Book 2: Wyoming Rebels
It was Steen Stockton.
Erin couldn’t believe the man who was standing before her. After all her years of fantasizing about him, wondering what had happened to him, searching the web for information about his football career after he’d blown out his knee in college, he was standing right in front of her.
An old, faded cowboy hat was pulled low over his forehead, almost shielding his dark eyes from her view. His face was clean-shaven, his jaw angular and refined. He was wearing a black tee shirt, black jeans, and boots that would fit more with a motorcycle helmet than a cowboy hat. His shoulders were still wide and his body angled down to a V toward his narrow hips, but he was lean, too lean, and his cheeks were sunken, as if he’d been in a bad place for a long time. He was pure male, well over six feet tall, and his muscles were hard and cut beneath his shirt, despite his leanness.
He was no longer a boy, but the man she’d envisioned. He was pure, raw heat, with a languid grace that she knew hid his lightning-quick reflexes and innate physical grace. For the first time in years, she felt a pulse of physical attraction. Involuntarily, her gaze flicked to his mouth. His lips were pressed together, as if he were trying to contain the words that wanted to escape. Sexy and silent, just as he’d always been, only now, he was so much more.
In the face of the sheer strength of his presence, she suddenly felt like the ugly, geeky fourteen-year-old again, hopelessly outclassed by the only person she’d ever known who lived life on his terms and didn’t care one bit what anyone else thought of him.
He frowned. “You okay?”
Erin suddenly realized she’d been gaping at him. Horrified, she snapped her mouth shut, trying to regain some semblance of self-respect. “Yes, fine. Thanks. It’s so incredible to see—”
“You need some help with your engine?” he interrupted, cutting off her sentence before she could finish commenting how good it was to see him.
It was her turn to frown now. Did he not recognize her? After all these years of fantasizing about him whenever she’d needed to escape from the reality of her life and marriage, he didn’t even remember her?
Desolation flooded her, the kind of utter loss that happens only when a dream is shattered, a dream that had all its power because it was pure fantasy, and therefore could never be destroyed. And yet, in one instant, he’d shattered it, because he was reality now, standing in front of her. Steen had been the only one who’d ever looked at her, instead of through her, but it apparently hadn’t meant anything to him, at least not enough for him to remember her.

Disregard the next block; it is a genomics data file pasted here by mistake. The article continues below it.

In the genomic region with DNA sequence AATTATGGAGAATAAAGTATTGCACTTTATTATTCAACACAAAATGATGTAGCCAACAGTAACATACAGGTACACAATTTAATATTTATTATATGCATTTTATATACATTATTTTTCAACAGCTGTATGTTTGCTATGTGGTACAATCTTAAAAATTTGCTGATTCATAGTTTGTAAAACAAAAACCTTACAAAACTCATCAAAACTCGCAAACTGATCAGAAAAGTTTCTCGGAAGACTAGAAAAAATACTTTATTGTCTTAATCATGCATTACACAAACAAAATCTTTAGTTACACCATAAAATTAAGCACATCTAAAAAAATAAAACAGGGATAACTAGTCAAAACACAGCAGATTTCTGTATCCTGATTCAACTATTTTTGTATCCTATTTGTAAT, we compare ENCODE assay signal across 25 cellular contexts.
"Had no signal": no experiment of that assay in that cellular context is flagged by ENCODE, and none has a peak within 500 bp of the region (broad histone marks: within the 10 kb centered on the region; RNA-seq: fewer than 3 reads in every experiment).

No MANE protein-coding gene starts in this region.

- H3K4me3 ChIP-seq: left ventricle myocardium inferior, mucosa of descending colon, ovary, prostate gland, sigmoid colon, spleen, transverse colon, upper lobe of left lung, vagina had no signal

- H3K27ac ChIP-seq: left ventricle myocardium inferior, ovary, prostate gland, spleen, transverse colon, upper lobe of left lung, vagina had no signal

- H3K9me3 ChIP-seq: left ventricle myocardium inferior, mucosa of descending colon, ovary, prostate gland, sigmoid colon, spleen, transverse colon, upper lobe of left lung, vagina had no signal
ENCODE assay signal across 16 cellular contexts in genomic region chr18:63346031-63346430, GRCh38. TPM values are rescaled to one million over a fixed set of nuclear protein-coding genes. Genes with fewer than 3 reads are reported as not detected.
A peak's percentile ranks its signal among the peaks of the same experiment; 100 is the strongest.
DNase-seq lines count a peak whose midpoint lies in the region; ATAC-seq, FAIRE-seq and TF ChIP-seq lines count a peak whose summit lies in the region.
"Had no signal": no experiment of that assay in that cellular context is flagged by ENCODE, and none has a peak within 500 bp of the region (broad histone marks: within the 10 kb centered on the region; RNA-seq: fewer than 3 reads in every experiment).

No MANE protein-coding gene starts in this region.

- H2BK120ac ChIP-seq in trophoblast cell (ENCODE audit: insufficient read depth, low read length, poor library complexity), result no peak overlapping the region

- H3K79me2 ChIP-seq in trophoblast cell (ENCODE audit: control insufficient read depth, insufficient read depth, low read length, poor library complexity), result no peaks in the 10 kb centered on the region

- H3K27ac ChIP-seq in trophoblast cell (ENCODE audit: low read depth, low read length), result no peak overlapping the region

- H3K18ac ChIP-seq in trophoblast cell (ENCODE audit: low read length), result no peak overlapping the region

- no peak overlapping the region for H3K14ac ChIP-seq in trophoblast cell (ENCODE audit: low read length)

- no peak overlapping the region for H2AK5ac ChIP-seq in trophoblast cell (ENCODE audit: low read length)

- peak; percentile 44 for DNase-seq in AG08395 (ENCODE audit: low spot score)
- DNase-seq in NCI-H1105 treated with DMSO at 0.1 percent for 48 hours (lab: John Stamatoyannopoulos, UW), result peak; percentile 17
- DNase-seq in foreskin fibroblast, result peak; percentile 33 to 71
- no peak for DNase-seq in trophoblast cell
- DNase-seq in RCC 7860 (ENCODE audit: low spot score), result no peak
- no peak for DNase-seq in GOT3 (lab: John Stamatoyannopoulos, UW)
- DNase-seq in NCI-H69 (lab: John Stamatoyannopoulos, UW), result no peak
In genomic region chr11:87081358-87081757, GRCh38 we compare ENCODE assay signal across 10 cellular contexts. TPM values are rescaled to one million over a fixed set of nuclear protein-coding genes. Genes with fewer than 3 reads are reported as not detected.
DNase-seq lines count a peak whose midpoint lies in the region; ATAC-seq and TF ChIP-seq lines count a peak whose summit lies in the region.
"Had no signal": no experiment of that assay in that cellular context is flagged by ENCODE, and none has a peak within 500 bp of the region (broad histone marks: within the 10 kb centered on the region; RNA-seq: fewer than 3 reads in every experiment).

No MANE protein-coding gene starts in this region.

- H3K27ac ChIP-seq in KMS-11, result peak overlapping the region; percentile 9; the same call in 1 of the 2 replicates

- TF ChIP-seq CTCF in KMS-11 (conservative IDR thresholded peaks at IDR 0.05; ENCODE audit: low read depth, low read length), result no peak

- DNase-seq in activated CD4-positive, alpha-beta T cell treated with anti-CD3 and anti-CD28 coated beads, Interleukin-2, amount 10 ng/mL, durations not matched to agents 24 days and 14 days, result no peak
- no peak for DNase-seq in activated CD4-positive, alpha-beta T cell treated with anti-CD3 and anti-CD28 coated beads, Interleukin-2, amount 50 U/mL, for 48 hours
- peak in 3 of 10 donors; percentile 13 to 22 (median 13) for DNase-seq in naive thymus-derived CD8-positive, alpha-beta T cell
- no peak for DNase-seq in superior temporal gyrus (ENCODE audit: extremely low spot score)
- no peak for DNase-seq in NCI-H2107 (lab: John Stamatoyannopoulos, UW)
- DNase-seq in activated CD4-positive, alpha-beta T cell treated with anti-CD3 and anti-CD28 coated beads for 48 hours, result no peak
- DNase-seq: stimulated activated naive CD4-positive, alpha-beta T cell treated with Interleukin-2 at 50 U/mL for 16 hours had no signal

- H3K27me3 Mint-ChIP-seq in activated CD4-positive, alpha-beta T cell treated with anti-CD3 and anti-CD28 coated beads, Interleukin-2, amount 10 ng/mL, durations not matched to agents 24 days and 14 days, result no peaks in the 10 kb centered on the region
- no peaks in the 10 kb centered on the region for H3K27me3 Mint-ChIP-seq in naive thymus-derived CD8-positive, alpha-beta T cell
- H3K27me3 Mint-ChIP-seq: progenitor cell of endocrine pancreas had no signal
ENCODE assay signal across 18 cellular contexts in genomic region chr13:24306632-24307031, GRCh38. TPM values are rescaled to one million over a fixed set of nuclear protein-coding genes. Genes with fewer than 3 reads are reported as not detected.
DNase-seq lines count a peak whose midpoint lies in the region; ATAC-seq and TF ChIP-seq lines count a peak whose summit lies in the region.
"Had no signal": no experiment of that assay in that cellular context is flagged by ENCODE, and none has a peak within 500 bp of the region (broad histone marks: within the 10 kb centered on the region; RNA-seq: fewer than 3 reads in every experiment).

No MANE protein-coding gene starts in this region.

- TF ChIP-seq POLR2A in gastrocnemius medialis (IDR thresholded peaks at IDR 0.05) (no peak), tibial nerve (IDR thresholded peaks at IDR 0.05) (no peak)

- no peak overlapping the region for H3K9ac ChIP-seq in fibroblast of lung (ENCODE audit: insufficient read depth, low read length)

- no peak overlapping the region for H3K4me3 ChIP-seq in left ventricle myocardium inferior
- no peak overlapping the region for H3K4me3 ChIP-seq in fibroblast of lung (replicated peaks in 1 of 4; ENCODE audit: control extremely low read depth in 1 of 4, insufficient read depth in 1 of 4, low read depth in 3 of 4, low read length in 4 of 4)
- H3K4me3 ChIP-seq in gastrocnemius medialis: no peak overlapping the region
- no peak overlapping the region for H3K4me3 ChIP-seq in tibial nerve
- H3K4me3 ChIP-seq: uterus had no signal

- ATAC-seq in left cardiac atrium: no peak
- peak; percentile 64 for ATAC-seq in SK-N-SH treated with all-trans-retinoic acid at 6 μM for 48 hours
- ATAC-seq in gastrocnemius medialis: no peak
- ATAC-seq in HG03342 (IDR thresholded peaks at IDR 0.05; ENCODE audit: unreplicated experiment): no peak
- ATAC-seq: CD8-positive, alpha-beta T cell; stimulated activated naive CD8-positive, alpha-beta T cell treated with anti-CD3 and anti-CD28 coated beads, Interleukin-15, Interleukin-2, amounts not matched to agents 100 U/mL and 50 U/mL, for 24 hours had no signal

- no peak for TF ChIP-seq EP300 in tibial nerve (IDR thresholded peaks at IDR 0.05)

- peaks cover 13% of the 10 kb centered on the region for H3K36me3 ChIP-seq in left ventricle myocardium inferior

She lifted her chin resolutely. It didn’t matter. She knew that her imagination had elevated him into the perfect man, and just because the real life man didn’t even remember her, it didn’t change the fact that he’d been her salvation, her escape over all the years. She knew he was a good guy, and it wasn’t his fault that she’d been such an insignificant blip in his life that he didn’t remember her.
He tipped his cowboy hat back, giving her a clear view of his eyes for the first time. They were haunted. Deeply haunted. She was shocked by the change in them from the jaunty, arrogant boy she’d known in high school. There was no humor in his gaze. No life, even. Just emptiness. She’d never have believed anything could take him down, but something had, something that had broken the spirit of the man she believed in for so long, the one who had lived in her heart for over a decade. Her heart tightened, and instinctively, she reached out, touching his arm. “What happened to you, Steen?”
Steen froze, and his muscles went rigid under her touch, making her realize that she’d overstepped her boundaries in a major way. She quickly jerked her hand back. “Sorry, I didn’t mean to—”
“You recognize me?” he asked.
She blinked. “What? Of course I do. How could I not?” Did that mean he recognized her? She wanted to ask, but she didn’t dare. His gaze was too intense, and his silence was too unyielding.